Catheter-related UTI

UTI - catheter associated; Urinary tract infection - catheter associated; Nosocomial UTI; Health care-associated UTI; Catheter-associated bacteriuria; Hospital-acquired UTI

A catheter is a tube in your bladder that removes urine from the body. This tube may stay in place for an extended period of time. If so, it is called an indwelling catheter. The urine drains from your bladder into a bag outside your body.

When you have an indwelling urinary catheter, you are more likely to develop a urinary tract infection (UTI) in your bladder or kidneys.

Bladder catheterization - female

A catheter (a hollow tube, often with an inflatable balloon tip) may be inserted into the urinary bladder when there is a urinary obstruction, following surgical procedures to the urethra, in unconscious patients (due to surgical anesthesia, coma, or other reasons), or for any other problem in which the bladder needs to be kept empty (decompressed) and urinary flow assured. The balloon holds the catheter in place for a duration of time.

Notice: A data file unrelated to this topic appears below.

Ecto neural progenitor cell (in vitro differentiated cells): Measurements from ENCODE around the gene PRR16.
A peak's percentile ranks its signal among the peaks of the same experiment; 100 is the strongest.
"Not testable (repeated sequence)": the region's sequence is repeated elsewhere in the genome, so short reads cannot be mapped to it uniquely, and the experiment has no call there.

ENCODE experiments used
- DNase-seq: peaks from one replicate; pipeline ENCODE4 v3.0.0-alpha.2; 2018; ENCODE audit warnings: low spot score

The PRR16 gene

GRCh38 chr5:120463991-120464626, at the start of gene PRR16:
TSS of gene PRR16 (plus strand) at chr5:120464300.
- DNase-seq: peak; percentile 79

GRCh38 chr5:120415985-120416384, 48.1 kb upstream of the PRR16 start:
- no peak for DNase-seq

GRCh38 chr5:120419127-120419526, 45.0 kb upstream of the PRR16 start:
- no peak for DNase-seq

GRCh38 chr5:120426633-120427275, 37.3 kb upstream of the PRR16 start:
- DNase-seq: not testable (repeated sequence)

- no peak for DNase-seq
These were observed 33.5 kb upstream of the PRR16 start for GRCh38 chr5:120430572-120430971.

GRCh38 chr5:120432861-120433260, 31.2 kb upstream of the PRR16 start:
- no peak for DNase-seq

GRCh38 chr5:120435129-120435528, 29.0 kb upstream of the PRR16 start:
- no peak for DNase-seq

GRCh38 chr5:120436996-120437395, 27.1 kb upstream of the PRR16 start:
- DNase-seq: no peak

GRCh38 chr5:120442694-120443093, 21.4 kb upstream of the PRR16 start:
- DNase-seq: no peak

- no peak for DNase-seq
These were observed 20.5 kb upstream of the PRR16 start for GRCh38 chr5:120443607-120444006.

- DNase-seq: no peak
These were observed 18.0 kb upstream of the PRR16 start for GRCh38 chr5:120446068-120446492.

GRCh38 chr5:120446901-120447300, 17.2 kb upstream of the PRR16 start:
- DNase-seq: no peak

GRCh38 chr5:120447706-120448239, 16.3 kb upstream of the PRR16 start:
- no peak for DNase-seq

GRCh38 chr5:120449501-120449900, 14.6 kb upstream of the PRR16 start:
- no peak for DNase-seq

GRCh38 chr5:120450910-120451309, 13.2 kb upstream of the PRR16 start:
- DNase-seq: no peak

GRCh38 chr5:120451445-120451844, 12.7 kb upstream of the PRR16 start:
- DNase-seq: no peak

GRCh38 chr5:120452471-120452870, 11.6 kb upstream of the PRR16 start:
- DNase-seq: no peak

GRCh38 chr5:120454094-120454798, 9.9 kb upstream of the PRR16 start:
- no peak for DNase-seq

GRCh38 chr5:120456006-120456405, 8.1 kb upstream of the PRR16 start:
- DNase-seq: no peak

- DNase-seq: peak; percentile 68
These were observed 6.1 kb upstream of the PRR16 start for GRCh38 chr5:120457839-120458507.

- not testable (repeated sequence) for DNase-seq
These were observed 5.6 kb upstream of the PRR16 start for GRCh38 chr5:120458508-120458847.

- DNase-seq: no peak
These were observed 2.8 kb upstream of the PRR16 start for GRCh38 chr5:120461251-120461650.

Bladder catheterization - male

Catheterization is accomplished by inserting a catheter (a hollow tube, often with and inflatable balloon tip) into the urinary bladder. This procedure is performed for urinary obstruction, following surgical procedures to the urethra, in unconscious patients (due to surgical anesthesia, coma, or other reasons), or for any other problem in which the bladder needs to be kept empty (decompressed) and urinary flow assured. The balloon holds the catheter in place for a duration of time. Catheterization in males is slightly more difficult and uncomfortable than in females because of the longer urethra.

Causes

Symptoms

Exams and Tests

Treatment

Outlook (Prognosis)

When to Contact a Medical Professional

Prevention